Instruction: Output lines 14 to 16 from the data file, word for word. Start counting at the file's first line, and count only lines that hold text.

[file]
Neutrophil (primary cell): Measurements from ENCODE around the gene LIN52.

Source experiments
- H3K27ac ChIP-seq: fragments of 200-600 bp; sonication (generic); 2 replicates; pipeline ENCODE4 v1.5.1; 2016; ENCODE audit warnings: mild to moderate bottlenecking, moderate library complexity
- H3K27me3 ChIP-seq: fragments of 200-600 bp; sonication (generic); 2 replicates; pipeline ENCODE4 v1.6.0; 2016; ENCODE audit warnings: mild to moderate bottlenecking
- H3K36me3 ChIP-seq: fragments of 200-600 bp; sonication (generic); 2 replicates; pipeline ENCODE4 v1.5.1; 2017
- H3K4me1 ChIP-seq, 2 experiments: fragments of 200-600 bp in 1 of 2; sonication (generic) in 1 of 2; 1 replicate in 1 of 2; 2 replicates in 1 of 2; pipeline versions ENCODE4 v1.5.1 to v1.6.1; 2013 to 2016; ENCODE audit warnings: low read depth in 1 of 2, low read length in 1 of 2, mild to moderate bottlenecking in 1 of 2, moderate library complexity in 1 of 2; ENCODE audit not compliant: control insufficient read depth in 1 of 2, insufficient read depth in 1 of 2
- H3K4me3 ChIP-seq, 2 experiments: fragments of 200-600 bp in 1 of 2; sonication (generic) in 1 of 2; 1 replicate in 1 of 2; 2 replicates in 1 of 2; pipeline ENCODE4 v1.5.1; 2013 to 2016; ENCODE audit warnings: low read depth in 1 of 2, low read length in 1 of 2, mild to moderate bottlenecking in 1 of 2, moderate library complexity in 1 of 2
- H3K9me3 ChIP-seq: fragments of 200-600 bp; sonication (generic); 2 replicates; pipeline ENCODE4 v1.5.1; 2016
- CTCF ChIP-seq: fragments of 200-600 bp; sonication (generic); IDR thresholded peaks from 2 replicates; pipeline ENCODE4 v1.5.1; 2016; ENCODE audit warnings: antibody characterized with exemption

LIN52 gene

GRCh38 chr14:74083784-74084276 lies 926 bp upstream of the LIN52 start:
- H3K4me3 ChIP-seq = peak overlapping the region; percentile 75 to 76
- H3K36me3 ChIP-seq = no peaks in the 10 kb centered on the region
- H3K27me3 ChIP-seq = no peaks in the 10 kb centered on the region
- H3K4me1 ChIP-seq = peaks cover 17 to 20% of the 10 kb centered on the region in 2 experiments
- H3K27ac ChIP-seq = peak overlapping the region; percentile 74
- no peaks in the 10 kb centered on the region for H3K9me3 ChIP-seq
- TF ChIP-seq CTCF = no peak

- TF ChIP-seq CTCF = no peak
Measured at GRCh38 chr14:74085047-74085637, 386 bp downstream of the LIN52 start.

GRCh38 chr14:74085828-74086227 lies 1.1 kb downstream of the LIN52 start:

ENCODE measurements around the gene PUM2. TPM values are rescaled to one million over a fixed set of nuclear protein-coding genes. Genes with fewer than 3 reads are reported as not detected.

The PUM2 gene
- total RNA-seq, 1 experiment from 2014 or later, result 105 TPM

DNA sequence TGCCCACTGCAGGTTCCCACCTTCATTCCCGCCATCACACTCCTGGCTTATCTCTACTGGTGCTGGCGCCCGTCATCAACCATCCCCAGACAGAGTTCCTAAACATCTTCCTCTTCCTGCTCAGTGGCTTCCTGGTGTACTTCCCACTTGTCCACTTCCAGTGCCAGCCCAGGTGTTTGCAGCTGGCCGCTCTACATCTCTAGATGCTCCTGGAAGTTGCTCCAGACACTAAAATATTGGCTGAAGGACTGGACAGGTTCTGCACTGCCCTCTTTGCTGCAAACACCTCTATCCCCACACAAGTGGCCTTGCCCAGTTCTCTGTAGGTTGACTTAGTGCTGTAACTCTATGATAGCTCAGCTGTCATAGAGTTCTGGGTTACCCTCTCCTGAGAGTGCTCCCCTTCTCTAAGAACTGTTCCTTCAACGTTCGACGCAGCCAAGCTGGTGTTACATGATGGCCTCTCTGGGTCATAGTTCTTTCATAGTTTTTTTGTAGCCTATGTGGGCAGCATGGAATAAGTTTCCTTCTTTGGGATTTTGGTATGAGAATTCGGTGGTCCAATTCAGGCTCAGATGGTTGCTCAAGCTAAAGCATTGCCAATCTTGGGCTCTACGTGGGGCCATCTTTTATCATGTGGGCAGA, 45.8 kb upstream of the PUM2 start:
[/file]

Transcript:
- H3K27me3 ChIP-seq = no peaks in the 10 kb centered on the region
- H3K4me1 ChIP-seq = peaks cover 17 to 20% of the 10 kb centered on the region in 2 experiments
- H3K27ac ChIP-seq = peak overlapping the region; percentile 74